Director: Wang Yunfei
Notable Cast: Bian Jiang, Cai Haiting, Su Shangqing, Zhang Lei, Zhang He, Lin Qiang, Liu Sicen, Wang Chenguang, Song Ming, Feng Sheng, Zhang Yaohan, Bai Xuecen, Qiu Qiu
At this point and time, with the boom of the Chinese film industry still refusing to slow down, bolstered by the emergence of new avenues like straight-to-streaming and animation studios, it’s always good to know that there will now be an exponential amount of Monkey King movies to flood my viewing queue. I mean, there was already an entire industries’ worth that has already been released, but now there are further avenues to make even more.
The latest is the animated feature, The Monkey King Reborn, which is granted a very gracious US release via our friends over at Well Go USA on both DVD and Blu Ray. It’s not the first animated feature of the Monkey King to drop in the US, although I’d be hard pressed to find anyone that remembers Monkey King: Hero Is Back from five or six years ago (even with Jackie Chan voicing Wukong in the English dub). And, quite frankly, Monkey King Reborn may not quite find its American audience either.
A large part of me was hoping that it would be a kind of unique reimaging of the character like the previously released anime flick Nezha Reborn which dropped on Netflix in the last year or so, but alas, The Monkey King Reborn is far more interested in telling another spectacle-driven side story about our titular demon, Sun Wukong, as he and his troupe accidentally unleash an all-powerful demon and must fight against him and his new horde of baddies to save the world.
Full of fantastic character designs and settings, there is a visual fun and strength to Monkey King Reborn that deserves some praise. While the designs of the main characters, the classic foursome from the Journey to the West story which includes a benevolent monk, a peg demon, and a fish demon, were a bit underwhelming at first, the manner that the film surrounds them with intriguingly designed, colored, and executed characters and settings make up for it. It’s not anything revolutionary, by any means, but it serves its purpose to create a vibrant world. It’s obvious that the animators were in love with particle effects, but really, it looks fairly decent and that’s saying something.
Beyond that though, The Monkey King Reborn is a hodgepodge of various mixed efforts. The story, where Wukong ends up toppling a magic tree and unleashing one of the most powerful dark demons hell bent on conquering the earth, is par for the course in a fantasy story. Although, I will admit that the ‘manfruit’ that grows on the tree is particularly disturbing in its own strange way - as it looks like the characters are eating babies. I guess they’re fruit. It’s creepy. And it’s the reason that Wukong unleashes a demon? Doubly creepy. Read into that how you will.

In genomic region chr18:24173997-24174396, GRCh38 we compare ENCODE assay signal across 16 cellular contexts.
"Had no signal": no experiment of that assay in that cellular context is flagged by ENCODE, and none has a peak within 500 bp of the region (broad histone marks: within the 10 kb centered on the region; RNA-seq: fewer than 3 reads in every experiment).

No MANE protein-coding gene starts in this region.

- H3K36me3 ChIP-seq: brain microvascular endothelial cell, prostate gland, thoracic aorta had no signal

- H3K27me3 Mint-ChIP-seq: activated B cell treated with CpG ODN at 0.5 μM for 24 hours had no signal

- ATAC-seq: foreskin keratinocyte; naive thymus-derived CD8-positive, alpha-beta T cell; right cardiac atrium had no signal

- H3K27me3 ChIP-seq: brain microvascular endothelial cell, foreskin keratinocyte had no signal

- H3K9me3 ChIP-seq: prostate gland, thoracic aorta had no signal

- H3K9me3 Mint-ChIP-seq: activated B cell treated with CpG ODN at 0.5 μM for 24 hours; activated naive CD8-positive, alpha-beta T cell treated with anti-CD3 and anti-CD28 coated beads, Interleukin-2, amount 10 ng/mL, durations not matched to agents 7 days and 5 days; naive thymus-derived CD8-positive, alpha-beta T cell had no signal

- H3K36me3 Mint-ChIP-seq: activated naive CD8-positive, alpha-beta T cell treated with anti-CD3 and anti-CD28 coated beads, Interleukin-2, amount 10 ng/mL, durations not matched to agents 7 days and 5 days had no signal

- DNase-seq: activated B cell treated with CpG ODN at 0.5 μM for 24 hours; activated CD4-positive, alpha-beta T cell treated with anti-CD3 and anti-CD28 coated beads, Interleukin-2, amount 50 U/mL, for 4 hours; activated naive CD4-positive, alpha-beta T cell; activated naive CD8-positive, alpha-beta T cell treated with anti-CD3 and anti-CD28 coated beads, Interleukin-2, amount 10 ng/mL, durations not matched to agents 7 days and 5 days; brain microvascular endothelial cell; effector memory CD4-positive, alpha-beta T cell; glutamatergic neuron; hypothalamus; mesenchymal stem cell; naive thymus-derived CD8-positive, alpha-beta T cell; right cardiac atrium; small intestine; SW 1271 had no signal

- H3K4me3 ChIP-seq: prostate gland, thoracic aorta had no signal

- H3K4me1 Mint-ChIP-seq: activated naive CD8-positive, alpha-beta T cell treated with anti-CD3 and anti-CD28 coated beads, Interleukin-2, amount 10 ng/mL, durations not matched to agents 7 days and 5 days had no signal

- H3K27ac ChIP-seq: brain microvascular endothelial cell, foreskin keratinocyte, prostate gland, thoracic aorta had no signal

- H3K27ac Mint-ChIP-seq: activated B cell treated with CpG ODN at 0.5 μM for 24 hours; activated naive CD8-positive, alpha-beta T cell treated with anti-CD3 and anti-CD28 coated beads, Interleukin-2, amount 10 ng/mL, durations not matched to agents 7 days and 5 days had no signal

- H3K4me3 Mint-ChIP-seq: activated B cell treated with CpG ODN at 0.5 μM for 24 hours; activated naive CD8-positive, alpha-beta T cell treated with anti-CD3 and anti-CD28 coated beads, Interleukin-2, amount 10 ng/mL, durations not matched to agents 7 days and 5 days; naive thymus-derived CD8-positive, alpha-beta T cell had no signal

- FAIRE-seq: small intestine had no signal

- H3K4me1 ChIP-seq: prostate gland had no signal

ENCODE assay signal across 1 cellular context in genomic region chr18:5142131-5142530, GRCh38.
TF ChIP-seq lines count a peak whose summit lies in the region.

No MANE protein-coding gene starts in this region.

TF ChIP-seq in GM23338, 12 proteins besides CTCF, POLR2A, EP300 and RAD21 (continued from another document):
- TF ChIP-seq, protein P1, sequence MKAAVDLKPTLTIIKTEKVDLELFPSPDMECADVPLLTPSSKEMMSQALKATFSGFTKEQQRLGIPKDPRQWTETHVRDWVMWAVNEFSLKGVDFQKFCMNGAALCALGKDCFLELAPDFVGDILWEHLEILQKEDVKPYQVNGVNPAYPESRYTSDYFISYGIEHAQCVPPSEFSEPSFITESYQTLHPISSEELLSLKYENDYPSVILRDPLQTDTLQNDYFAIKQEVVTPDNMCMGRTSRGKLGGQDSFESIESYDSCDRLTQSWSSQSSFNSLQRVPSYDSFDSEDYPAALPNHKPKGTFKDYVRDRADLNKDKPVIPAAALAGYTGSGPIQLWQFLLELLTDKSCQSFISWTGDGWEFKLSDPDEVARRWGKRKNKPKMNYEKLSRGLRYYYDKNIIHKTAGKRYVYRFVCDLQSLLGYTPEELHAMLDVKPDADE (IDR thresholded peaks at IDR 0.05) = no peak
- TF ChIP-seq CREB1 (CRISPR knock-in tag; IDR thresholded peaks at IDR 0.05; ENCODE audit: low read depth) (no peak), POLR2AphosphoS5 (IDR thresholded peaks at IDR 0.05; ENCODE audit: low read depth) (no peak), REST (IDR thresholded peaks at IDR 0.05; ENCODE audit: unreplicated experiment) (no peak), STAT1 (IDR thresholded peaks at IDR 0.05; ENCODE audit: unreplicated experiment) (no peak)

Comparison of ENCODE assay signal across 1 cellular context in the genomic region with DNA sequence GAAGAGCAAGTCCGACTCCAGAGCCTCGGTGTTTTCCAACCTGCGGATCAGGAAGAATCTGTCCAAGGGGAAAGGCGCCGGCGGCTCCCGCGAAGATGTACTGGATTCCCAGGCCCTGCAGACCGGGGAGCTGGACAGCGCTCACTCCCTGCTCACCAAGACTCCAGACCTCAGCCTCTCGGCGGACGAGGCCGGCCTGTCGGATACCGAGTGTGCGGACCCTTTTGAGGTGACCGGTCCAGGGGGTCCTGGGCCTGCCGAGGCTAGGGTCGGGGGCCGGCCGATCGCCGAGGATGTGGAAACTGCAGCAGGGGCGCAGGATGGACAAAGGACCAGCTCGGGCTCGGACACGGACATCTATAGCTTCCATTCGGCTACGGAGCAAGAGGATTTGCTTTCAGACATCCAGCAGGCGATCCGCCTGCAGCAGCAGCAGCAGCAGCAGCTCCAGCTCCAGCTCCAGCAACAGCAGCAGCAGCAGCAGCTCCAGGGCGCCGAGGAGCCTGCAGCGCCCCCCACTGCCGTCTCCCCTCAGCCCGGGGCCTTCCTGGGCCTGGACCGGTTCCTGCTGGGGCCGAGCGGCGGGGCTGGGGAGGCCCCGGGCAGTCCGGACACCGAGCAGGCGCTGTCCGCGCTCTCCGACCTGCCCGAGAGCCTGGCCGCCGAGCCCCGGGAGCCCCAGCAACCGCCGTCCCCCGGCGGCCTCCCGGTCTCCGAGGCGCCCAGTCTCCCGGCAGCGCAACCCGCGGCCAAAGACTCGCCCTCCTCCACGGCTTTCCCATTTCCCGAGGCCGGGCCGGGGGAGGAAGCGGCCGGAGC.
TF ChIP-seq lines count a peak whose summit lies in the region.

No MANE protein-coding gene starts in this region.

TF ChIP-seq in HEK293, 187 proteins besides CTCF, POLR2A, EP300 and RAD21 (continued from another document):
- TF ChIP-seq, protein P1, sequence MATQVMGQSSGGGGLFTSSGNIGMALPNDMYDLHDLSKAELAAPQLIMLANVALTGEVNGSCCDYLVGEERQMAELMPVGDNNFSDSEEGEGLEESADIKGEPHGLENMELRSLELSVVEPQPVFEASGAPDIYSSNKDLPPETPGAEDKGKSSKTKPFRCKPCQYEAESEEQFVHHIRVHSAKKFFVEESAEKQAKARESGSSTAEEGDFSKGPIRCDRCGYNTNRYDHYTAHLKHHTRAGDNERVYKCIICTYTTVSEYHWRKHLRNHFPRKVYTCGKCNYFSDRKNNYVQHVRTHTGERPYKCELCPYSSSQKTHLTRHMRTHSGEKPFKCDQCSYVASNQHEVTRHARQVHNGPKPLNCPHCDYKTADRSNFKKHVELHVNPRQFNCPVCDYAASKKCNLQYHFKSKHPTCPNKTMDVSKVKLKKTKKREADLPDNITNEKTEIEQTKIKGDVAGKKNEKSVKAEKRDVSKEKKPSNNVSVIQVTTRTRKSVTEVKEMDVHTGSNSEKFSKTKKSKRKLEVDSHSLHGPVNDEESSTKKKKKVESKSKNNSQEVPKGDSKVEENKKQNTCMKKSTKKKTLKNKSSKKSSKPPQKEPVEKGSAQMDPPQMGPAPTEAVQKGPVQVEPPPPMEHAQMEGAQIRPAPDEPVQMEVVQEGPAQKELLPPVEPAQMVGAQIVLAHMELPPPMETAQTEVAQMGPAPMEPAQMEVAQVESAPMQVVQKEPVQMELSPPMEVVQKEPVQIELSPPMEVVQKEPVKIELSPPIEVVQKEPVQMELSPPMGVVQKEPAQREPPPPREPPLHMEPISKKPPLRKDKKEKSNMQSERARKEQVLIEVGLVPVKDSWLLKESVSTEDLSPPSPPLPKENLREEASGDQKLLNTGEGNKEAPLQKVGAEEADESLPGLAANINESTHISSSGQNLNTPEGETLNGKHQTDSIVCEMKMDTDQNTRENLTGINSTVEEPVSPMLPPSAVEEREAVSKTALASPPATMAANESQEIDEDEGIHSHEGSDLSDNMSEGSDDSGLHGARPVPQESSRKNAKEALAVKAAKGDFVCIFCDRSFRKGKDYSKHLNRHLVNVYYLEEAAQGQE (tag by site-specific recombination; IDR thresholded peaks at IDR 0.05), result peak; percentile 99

From there, the heroes end up battling hordes of baddies, all too briefly, before taking on an elongated final battle with a demonic force and swirling black tornadoes. There’s some story with a new character, Fruitie - made of chi as we are reminded a million times, that works on a basic level to add some depth to the Wukong plot about finding a soul, but most of it feels like painted in emotional weight for the sake of progressing the plot to the next action set-piece.
However, the action is quite dynamic from a visual standpoint and there are a ton of fun cues for action fans to bite off regarding what The Monkey King Reborn is aiming to accomplish. The inconsistency of powers and the spectacle-driven third act tend to feel floaty and ungrounded to any realism whatsoever, but it’s no different than Superman flying around punching alien robot things. So, really, it’s the popular thing to do in a third act action set piece. It’s just the state of fantasy films right now. It’s not my favorite, but prior to the third act there are quite a few entertaining action set pieces.
All in all, The Monkey King Reborn is a fairly standard animated fantasy affair with plenty of colorful visuals and superpowered battles to satiate the cravings of all mainstream audiences. Beyond that though, the story can be both a difficult one to settle into for those unfamiliar with the Journey to the West lore and it’s not deep enough to say anything refreshing about the long-standing characters or their plights.
In a world where there’s a new Monkey King film generated every six months, The Monkey King Reborn tends to fall flat in the middle. It’s entertaining enough with its quirks, visuals, and gag-inducing ‘manfruit,’ but it’s nothing spectacular. With so many options for this story, there are others to find and discover first over this one.
Post a Comment